FERS immediate retirement eligibility is determined by your Minimum Retirement Age (MRA) and years of service. The FERS retirement system is comprised of three parts:

FERS Annuity Eligibility

Use the following chart to determine when you will be eligible for immediate retirement.

Immediate retirement benefits start within 30 days from the date you stop working if you meet one of the following sets of age and service requirements:

Federal Employee Retirement Benefit Seminars – Check Availability

Referencing the above charts, a FERS employees that was born between 1953 to 1964 and has 30 or more years of creditable service at age 56 is eligible for an immediate unreduced annuity. Many hold off applying for retirement to collect a higher monthly benefit. FERS employees receive 1% of their high-3 years average salary times years of creditable service if they retire under age 62. At 62 or later your high three average income is multiplied by a factor of 1.1% with at least 20 years of service, effectively increasing your annuity by 10%.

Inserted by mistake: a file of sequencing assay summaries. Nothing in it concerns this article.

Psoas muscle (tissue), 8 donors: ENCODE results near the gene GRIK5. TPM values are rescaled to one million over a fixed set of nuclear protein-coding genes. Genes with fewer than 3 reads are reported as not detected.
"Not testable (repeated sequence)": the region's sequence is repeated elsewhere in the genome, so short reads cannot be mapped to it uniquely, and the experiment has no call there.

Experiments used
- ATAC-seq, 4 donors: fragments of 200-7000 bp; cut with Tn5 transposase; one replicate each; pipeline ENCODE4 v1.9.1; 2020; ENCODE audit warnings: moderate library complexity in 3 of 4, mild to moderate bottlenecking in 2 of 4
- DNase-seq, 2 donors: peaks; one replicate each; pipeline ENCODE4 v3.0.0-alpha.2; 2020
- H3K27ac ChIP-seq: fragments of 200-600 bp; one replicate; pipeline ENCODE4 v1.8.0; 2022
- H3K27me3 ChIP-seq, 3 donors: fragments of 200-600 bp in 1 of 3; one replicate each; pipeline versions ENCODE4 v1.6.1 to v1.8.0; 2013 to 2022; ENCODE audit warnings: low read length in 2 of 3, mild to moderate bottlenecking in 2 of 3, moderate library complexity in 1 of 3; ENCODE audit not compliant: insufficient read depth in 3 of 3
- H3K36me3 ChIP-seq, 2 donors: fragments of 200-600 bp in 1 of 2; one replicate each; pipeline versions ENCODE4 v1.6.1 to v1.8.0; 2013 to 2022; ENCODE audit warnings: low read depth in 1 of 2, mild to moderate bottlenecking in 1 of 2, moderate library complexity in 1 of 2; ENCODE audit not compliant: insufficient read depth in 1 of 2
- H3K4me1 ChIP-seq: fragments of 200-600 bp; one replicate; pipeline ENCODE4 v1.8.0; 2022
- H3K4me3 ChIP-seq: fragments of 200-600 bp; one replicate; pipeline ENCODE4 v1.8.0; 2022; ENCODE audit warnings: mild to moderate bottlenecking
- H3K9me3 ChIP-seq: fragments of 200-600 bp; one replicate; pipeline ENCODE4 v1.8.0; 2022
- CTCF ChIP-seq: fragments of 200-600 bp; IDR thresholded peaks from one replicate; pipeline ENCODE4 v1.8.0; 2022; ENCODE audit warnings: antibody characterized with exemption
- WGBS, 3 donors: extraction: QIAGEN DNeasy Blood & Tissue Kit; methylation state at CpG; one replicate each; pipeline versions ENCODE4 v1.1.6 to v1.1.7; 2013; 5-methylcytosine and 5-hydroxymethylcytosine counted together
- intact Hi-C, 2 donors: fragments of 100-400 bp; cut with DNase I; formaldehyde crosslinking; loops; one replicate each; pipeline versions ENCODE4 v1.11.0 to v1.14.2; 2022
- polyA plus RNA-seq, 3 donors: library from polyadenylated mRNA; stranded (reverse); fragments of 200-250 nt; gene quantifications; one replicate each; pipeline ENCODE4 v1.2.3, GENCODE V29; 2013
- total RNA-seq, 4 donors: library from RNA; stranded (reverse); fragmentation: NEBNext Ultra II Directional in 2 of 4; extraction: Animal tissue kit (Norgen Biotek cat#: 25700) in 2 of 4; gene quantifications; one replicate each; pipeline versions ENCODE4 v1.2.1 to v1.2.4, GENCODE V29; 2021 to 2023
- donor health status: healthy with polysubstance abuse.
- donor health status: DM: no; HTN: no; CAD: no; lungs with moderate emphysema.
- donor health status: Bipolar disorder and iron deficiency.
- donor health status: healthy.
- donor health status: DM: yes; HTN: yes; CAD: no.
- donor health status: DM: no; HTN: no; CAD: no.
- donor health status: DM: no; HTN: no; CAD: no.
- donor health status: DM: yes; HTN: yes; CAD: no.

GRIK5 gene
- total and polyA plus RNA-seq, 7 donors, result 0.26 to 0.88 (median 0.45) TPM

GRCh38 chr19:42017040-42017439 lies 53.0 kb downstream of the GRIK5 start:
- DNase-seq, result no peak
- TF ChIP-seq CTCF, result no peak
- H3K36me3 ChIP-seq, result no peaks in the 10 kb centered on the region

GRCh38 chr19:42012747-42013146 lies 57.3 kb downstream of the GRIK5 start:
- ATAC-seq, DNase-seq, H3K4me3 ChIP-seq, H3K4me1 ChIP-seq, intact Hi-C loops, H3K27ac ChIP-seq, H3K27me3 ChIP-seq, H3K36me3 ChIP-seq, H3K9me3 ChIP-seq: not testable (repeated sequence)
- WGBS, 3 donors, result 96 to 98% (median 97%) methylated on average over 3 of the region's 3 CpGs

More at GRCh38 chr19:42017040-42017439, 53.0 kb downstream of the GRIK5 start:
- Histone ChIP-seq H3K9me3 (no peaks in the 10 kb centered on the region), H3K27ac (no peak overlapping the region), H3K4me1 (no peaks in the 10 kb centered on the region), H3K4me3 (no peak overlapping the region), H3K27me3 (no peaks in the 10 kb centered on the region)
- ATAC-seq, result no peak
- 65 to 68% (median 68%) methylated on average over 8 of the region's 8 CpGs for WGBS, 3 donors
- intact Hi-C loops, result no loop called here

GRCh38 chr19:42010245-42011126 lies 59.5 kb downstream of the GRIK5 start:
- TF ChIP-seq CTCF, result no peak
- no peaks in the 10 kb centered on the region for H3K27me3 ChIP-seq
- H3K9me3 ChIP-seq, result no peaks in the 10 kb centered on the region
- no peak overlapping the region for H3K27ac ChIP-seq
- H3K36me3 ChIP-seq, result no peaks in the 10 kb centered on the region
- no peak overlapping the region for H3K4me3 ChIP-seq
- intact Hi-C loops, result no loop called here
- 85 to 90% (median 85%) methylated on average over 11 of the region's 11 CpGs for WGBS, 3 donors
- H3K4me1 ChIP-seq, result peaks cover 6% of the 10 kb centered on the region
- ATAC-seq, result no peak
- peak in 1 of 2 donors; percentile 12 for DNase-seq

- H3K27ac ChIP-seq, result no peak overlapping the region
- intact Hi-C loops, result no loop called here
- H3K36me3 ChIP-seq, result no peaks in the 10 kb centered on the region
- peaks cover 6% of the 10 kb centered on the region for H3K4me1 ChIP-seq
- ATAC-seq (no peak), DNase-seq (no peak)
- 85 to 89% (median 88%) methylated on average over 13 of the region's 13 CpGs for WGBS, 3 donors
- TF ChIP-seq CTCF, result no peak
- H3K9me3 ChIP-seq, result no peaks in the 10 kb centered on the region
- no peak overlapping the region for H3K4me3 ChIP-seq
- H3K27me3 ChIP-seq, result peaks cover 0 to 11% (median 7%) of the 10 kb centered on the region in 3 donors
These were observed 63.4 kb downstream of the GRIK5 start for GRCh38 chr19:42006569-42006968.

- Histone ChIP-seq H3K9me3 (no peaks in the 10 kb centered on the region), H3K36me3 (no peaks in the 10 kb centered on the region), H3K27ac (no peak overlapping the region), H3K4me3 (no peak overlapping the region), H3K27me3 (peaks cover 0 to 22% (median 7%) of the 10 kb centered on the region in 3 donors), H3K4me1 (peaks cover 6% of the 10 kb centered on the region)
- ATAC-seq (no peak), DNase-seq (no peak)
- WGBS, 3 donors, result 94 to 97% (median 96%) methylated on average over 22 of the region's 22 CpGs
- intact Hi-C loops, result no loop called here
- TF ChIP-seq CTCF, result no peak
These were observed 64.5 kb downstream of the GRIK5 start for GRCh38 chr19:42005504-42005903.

Those selecting an immediate retirement benefit under the MRA + 10 rule must have at least 10 but less than 30 years of service when they reach their MRA. If you retire under this rule, and select an immediate benefit, your annuity will be reduced by 5 percent a year for each year you are under 62, unless you have 20 years of service and your benefit starts when you reach age 60 or later.

You can avoid this penalty and postpone receipt of your benefit until you reach either 62 with between 5 and 19 years of service or as early as age 60 with 20 years or more of service.  If you postpone your benefit, you must contact OPM at least 2 months before you wish to start your benefit and complete their “Application for Deferred or Postponed Retirement” Form R1 92-19.

There are exceptions to these rules for Special Categories of employees with early retirement plans such as Fire Fighters (FF), Law Enforcement Officers (LEO) Air Traffic Controllers (ATC), Nuclear Weapons Couriers (NWC) and for those on FERS Disability. Employees that accept an early retirement under the VERA program or discontinued service retirements are not subject to early age reductions.  

When you retire before age 62 FERS annuitants may also be eligible for a Social Security Supplement. You can use our FERS Annuity Calculator to estimate your monthly benefit online or call your HR office and request estimates for several target retirement dates. HR must provide estimates if requested.